Baseball: Still America’s Pastime

In America, there’s no question that sports play a huge role in society. Friendships are made or broken based on who you cheer for in a rivalry. Baseball has always been considered America’s pastime, but lately people feel that football has overtaken baseball. However, there’s something special about baseball that just can’t be explained. It’s something that football is lacking, something that words can’t really describe. Sitting in a baseball stadium, with the smell of hot dogs and pizza in the air, watching your favorite team play on some of the greenest grass you’ll ever see is just something special. Baseball just has a sort of magical atmosphere that just has to be experienced. But what is it that really sets baseball apart?

One of the most obvious ways that baseball sets itself apart from other sports is by not having a time limit. You’re not fighting against a clock or trying to decide how and when to use your time outs. Each team gets 27 outs. Between making that 27th out, you try scoring more runs than the other team does before making their 27th out.

Another way is with the longer schedules. Your favorite football team plays once a week, and maybe eight home games a year. Getting tickets is hard, and if your favorite team isn’t in your area, it could be years before getting to watch them. Imagine being a Seahawks fan in Alabama. You’ll be waiting forever for the Falcons and Seahawks to square off in the Georgia Dome. Plus, what are you going to do with the rest of your week? That Tuesday evening after getting off from work, what are you going to do? With baseball, your favorite team plays nearly every day. Just try and get through your work day and you can settle in and watch your favorite team play. Also going to see them live is easier. With more games, naturally you’re going to have a better chance to catch a game. If you’re a Giants fan, you know they’ll be playing the Braves at least one series a year in Atlanta. Don’t live where a major league team is located? There’s more than likely a minor league team in your area. I live roughly halfway between Huntsville and Birmingham and we have the Huntsville Stars (minor league club for the Milwaukee Brewers) and the Birmingham Barons (minor league club for the Chicago White Sox). These games are just as fun and a lot cheaper. You get to watch the future stars in action and they love signing autographs and receiving recognition. Sure there are some smaller football leagues, such as Arena Football, but nothing that is widely recognized and followed.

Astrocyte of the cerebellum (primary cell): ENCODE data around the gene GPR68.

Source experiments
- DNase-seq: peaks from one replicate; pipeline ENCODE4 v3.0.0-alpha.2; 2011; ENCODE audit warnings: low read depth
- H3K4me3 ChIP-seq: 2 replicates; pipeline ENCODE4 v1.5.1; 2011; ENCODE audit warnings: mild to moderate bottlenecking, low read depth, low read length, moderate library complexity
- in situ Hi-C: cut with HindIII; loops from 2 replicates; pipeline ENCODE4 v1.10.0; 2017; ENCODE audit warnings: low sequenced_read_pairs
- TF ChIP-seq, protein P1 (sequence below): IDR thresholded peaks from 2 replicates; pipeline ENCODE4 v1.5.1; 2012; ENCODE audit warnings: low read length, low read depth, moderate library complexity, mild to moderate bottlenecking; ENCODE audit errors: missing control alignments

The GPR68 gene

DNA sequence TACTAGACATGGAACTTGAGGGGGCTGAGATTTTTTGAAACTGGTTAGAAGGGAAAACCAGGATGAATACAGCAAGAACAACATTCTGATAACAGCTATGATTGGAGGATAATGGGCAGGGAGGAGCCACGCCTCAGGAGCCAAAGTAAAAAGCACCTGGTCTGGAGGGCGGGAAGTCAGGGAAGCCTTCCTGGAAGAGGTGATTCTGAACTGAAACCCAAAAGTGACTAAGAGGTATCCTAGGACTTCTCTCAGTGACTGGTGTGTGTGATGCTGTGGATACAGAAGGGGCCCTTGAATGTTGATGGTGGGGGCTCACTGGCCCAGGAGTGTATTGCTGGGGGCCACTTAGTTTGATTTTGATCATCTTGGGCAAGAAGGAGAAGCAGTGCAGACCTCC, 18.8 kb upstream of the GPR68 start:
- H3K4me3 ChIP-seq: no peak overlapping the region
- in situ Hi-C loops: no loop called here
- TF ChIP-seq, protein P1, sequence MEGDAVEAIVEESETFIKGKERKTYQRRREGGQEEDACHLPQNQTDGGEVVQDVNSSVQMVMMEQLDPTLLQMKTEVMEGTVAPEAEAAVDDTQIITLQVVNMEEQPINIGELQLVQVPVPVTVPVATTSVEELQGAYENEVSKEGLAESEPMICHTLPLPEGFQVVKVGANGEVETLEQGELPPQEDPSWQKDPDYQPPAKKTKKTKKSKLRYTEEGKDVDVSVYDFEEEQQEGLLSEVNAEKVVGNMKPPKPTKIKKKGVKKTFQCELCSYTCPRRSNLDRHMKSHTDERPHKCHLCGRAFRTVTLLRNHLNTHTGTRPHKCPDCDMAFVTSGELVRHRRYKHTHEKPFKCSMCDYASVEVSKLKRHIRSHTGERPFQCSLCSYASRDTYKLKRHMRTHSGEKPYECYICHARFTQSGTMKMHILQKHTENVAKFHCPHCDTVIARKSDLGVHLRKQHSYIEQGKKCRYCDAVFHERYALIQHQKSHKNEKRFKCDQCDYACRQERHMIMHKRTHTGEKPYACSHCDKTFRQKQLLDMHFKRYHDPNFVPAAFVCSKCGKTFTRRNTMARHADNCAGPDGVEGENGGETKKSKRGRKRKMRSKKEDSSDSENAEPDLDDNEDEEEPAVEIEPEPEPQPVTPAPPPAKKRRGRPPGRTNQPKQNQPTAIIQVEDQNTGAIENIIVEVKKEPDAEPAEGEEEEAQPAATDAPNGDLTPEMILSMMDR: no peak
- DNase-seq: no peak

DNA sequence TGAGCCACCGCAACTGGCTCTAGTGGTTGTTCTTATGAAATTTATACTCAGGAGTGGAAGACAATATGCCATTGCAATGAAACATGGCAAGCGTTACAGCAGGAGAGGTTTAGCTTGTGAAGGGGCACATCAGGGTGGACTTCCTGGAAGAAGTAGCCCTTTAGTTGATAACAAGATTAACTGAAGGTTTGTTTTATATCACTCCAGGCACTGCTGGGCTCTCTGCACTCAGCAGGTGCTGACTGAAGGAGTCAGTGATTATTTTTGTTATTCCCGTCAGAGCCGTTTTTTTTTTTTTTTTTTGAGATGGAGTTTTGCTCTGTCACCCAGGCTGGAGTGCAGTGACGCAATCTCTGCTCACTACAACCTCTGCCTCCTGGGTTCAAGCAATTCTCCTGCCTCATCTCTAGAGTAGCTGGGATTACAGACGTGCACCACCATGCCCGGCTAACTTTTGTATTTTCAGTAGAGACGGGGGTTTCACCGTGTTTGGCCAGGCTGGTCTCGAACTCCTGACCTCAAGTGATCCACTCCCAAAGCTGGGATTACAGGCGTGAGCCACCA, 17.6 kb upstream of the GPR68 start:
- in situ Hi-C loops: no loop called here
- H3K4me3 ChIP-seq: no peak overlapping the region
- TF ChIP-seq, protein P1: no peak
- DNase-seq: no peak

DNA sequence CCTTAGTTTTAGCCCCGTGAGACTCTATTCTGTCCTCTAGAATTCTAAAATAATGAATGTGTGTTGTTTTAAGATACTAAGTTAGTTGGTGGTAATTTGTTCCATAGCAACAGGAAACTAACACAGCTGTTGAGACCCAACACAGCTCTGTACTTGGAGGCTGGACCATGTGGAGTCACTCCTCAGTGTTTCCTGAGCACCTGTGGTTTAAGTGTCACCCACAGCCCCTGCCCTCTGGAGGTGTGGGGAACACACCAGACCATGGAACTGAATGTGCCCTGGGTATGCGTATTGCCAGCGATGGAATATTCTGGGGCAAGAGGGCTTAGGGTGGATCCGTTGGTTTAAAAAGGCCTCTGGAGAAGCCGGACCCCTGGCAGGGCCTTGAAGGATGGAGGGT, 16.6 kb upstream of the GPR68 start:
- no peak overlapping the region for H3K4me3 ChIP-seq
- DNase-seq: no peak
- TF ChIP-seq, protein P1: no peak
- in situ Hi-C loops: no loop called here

Yet another way that baseball separates itself is by the ballparks themselves. If you go to a football stadium, they’re all generally the same. Some may have a dome and some are open. Some may have insanely large video boards like Cowboy Stadium while some have smaller screens. But that’s about the extent of it with football. In baseball, you can have crazy nooks and crannies that benefits pitching or hitting. You can have huge outfield walls like the monster in Fenway. Wrigley Field has the ivy on the outfield walls. Busch Stadium is in the heart of St. Louis and has the St. Louis arch towering over the outfield seats. Go see Turner Field and the huge coke bottle a Chick-fil-a cow. In Miami, you have a horrid orange walls and a huge dolphin concoction in centerfield. It doesn’t matter what stadium you go to, there’s something that makes it unique.

Finally, baseball seems holds a special place whenever there’s a national tragedy. Remember 9/11? The Braves played the first game in New York after the attacks and I still remember watch that game and seeing the emotions on everyone’s faces there. More recently the events in Boston brought the baseball world together again with everyone supporting the people of Boston. Ballparks all across the country broke out in “Sweet Caroline” in support of Boston. When World War II began, some of baseball’s greatest stars such as Ted Williams, Stan Musial, and Joe DiMaggio joined the war effort instead of continuing their illustrious baseball careers. In all, over 500 players enlisted in the military to serve for a greater cause.

Baseball has been around since the Civil War. There’s just something special about it. There’s a quote about baseball that says it “starts in the spring when everything else begins again, and it blossoms in the summer, filling afternoons and evenings.” Maybe that’s what makes baseball so unique. Maybe it’s just the atmosphere. Whatever it is, baseball has it, and it is special. So whether you like baseball or loathe it, go to a stadium and take in a game. You may feel differently than I do, and that’s perfectly okay. But I will promise that you won’t leave disappointed in the experience. I’ll leave you with a video of “Sweet Caroline” being played at Fenway Park, one of baseball’s greatest traditions.


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